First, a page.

Geometry

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Geometry. Day 13. Today’s Agenda. More practice with proofs. Properties of Real Numbers (p. 134). Addition Property of Equality Subtraction Property of Equality Multiplication Property of Equality Division Property of Equality Reflexive Property of Equality Symmetric Property of Equality

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Geometry

Day 13

Today’s Agenda
• More practice with proofs
Properties of Real Numbers (p. 134)
• Subtraction Property of Equality
• Multiplication Property of Equality
• Division Property of Equality
• Reflexive Property of Equality
• Symmetric Property of Equality
• Transitive Property of Equality
• Substitution Property of Equality
• Distributive Property of Multiplication over Addition & Subtraction
Algebraic Proof
• An algebraic proof is a proof made up of a series of algebraic statements, each justified by a property of real numbers.
• Let’s review Example 1 on p. 134.
• Algebraic proofs will be good practice for Geometric proofs, because the format is similar but you are already familiar with the concepts involved.
• Let’s look at the format:
• There are two columns. The left column is a step-by-step process that solves the problem. The right column contains the justification for each statement on the left side.
• This format is called a two-column, or formal proof.
Geometric Proofs
• Proofs always start with the provided, or given information. (Deductive reasoning must have a starting premise.) They will always end with the conjecture we are trying to prove having been demonstrated.
• Let’s examine Example 3 on p. 136, and then complete the Guided Practice problems.
• Proofs can be a difficult concept to master. For further information of proofs:http://mathforum.org/dr.math/faq/faq.proof.html
Geometric Proofs
• A geometric proof will contain:
• The given information
• The conjecture (what you’re trying to prove)
• A labeled diagram
• Statements (left-hand column)
• Reasons (right-hand column)
Line Segment Postulates (p. 142)
• Ruler Postulate – The points on any line or line segment can be put into one-to-one correspondence with real numbers.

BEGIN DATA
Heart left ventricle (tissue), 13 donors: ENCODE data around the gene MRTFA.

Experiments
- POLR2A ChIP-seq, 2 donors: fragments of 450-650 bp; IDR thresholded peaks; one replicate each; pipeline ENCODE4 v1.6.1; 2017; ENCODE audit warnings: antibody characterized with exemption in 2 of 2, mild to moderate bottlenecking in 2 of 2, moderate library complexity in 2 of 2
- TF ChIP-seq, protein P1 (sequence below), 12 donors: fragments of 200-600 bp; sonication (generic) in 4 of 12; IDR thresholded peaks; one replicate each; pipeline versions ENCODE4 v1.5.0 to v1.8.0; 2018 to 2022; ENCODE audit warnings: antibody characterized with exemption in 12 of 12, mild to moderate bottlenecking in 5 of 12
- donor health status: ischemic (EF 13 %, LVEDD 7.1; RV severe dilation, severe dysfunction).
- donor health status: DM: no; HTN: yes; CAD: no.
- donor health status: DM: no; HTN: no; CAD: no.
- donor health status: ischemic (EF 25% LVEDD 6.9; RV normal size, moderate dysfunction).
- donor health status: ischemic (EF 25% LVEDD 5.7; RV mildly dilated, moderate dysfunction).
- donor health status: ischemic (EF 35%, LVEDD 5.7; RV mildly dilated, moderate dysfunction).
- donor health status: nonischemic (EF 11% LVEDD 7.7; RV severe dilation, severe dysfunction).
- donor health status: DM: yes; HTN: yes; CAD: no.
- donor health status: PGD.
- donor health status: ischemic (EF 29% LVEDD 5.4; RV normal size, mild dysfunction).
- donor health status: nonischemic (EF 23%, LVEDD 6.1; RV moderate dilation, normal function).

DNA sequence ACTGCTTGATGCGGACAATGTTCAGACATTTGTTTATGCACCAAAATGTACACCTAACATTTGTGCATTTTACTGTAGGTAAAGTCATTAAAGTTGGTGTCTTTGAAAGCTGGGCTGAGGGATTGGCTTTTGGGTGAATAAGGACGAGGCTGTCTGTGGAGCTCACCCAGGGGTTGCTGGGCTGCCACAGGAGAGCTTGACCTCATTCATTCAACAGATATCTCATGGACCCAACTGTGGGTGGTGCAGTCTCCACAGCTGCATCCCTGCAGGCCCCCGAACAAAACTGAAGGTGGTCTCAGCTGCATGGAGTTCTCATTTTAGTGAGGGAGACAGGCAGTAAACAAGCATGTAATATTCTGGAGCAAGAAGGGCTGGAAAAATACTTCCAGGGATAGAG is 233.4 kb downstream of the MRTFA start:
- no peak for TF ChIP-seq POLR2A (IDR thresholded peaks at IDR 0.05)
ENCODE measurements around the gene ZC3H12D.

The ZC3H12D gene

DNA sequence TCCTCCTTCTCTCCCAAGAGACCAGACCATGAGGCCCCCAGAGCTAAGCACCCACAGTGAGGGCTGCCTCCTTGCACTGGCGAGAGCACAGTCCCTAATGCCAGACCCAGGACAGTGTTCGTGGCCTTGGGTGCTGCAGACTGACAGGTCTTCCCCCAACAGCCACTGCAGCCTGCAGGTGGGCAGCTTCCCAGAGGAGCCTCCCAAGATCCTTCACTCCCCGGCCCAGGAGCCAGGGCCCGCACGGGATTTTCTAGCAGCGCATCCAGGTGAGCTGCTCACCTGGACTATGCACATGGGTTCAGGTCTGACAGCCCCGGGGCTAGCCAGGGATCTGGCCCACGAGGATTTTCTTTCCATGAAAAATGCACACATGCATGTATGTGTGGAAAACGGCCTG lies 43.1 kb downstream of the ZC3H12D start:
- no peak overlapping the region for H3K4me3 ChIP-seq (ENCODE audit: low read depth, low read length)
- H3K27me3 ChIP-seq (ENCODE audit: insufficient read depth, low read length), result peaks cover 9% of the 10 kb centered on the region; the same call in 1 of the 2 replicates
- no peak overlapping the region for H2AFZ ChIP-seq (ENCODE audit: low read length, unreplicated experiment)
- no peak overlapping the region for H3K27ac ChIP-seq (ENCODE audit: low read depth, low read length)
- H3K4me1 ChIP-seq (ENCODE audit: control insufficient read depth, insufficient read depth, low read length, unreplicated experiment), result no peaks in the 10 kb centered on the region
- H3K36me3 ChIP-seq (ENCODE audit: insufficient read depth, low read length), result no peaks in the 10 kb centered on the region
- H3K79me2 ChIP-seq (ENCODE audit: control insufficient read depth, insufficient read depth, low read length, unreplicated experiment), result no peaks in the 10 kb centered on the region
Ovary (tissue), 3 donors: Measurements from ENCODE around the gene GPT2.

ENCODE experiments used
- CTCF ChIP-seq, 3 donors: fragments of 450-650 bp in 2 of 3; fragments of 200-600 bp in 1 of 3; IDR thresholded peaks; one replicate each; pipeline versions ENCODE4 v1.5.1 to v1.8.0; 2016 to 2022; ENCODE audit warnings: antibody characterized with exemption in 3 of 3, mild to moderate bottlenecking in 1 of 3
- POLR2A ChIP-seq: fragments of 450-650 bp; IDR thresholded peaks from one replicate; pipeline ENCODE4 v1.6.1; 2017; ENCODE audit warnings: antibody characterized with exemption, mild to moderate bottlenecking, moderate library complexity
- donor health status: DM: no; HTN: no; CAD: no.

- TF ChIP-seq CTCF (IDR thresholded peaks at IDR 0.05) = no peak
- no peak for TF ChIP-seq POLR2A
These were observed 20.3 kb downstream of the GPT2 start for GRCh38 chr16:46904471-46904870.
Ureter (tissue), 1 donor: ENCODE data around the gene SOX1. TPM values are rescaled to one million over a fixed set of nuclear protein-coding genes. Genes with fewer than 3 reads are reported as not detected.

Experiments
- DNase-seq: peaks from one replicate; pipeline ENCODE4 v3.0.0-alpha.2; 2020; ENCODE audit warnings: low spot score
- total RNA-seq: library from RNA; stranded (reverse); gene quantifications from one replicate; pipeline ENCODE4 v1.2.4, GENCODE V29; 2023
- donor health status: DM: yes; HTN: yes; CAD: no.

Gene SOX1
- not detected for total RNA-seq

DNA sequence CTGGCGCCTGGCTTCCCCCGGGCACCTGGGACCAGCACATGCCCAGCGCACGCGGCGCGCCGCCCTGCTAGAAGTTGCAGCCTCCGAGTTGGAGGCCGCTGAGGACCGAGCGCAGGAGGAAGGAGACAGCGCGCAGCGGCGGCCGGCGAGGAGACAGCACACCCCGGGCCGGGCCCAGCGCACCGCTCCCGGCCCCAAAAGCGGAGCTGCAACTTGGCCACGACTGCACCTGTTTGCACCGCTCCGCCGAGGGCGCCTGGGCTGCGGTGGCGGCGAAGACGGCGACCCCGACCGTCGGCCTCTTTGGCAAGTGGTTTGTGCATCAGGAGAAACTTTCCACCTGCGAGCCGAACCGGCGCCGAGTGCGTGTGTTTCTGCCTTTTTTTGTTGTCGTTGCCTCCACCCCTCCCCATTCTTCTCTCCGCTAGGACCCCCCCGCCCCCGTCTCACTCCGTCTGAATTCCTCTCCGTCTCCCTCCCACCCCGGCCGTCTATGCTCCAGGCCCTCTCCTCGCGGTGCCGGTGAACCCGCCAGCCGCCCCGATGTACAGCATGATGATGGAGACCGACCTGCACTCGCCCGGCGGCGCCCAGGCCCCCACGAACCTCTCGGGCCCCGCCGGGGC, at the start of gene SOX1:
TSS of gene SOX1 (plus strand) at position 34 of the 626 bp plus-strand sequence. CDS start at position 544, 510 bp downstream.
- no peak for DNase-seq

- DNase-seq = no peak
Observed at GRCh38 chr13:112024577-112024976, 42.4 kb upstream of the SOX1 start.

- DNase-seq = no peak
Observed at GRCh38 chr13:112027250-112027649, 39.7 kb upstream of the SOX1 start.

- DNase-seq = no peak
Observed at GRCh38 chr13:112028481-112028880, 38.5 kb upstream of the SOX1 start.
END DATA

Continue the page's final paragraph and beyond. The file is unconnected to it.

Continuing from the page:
• Segment Addition Postulate – If A, B, and C are collinear, then point B is between A and C if and only if AB + BC = AC.
• Let’s go through Example 1 on p. 143. When we are attempting to prove that segments are congruent, the idea is that we will show their measures are the same.
• Form groups of 3-4, and complete Guided Practice 1.
Line Segment Theorems (p. 143)
• Some of the Algebraic Properties also apply to Geometric figures:
• Reflexive Property of Congruence
• Symmetric Property of Congruence
• Transitive Property of Congruence
• We’ll prove these each of these.
• Now each group will be assigned a problem from 9-12 on p. 146. This will be turned in for an assignment grade, along with another proof yet to come.
Angle Postulates (p. 149)
• Protractor Postulate – Given any angle, the measure can be put into one-to-one correspondence with real numbers between 0 and 180.
• Angle Addition Postulate – D is the interior of ABC if and only if mABD + mDBC = mABC.
• Let’s go through Example 1 and Guided Practice 1 on p. 149.
Angle Theorems (p. 150-153)
• Supplement Theorem – If two angles form a linear pair, then they are supplementary angles.
• Complement Theorem – If the noncommon sides of two adjacent angles form a right angle, then the angles are complementary angles.
• Properties of Angle Congruence:
• Reflexive Property of Congruence
• Symmetric Property of Congruence
• Transitive Property of Congruence
• Congruent Supplements Theorem – Angles supplementary to the same angle or to congruent angles are congruent.
• Congruent Complements Theorem – Angles complementary to the same angle or to congruent angles are congruent.
• Vertical Angles Theorem – If two angles are vertical angles, then they are congruent.
• Right Angle Theorems:
• Perpendicular lines intersect to form four right angles.
• All right angles are congruent.
• Perpendicular lines form congruent adjacent angles.
• If two angles are congruent and supplementary, then each angle is a right angle.
• If two congruent angles form a linear pair, then they are right angles.
• Groups will prove italicized theorems.
Homework
• Homework 8
• Workbook, p. 25
• Homework 9
• Workbook, pp. 27, 30